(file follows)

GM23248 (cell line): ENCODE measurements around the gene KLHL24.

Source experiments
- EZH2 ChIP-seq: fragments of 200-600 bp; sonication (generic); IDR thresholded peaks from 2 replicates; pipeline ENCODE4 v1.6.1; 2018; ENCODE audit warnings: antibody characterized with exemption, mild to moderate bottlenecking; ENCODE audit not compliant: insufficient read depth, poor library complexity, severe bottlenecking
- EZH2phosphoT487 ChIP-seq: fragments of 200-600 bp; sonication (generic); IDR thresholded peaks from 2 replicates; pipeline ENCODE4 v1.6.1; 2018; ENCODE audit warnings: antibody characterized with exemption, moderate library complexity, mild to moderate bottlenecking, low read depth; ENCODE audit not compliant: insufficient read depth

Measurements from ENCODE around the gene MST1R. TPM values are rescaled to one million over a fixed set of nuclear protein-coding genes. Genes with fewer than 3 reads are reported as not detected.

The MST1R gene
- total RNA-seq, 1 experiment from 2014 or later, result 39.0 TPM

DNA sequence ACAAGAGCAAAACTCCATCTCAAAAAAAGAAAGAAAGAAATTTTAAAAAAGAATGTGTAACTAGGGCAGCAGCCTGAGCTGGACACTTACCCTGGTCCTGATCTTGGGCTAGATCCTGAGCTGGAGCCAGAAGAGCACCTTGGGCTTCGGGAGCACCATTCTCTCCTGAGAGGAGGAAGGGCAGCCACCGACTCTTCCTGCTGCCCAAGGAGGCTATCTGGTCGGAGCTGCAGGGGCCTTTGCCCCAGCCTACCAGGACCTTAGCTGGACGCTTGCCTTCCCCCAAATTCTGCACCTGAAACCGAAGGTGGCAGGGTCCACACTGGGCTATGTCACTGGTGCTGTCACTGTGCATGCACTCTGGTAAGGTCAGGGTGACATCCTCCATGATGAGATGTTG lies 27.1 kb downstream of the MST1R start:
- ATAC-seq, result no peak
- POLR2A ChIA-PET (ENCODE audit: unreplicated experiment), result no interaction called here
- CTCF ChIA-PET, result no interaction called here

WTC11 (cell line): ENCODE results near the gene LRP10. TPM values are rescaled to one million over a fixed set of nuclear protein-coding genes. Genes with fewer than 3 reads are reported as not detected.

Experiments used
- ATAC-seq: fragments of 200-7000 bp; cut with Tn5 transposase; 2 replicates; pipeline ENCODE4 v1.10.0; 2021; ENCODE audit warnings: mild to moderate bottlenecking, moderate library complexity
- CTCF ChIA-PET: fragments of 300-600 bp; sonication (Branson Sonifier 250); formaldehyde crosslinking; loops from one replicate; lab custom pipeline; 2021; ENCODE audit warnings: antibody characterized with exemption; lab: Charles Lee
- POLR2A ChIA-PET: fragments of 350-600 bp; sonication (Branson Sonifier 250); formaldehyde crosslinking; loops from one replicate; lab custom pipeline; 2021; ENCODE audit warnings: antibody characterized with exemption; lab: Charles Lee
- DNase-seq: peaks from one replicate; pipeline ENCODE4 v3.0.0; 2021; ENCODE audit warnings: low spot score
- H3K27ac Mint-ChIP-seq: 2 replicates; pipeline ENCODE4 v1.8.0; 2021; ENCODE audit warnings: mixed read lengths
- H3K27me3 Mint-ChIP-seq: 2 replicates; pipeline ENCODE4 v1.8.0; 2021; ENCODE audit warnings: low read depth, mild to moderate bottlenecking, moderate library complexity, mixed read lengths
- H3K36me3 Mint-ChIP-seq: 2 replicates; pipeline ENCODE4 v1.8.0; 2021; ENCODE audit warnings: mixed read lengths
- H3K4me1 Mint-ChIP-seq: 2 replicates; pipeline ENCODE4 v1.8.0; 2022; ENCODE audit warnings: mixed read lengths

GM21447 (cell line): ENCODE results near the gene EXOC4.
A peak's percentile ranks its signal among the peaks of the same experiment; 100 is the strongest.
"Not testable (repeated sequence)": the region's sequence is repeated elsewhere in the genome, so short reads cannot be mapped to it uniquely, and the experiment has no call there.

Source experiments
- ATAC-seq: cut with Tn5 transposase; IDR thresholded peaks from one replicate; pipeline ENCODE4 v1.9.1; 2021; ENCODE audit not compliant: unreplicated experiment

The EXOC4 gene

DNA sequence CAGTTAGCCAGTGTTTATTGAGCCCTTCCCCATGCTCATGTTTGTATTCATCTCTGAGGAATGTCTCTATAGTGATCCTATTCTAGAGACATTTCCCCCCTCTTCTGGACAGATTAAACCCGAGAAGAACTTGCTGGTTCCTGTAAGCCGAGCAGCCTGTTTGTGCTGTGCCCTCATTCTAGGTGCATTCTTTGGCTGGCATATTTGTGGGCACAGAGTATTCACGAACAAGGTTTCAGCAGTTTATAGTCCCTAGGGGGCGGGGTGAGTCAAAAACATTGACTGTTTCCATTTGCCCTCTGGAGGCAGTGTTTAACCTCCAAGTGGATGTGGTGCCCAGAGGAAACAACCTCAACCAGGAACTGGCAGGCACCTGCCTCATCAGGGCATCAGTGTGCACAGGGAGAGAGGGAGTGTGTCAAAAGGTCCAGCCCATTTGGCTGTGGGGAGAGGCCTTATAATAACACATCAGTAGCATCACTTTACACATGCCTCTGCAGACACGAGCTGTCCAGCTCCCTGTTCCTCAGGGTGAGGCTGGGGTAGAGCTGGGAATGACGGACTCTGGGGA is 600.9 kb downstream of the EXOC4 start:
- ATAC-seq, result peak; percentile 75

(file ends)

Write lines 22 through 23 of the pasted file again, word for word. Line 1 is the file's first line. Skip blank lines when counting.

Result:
GM21447 (cell line): ENCODE results near the gene EXOC4.
A peak's percentile ranks its signal among the peaks of the same experiment; 100 is the strongest.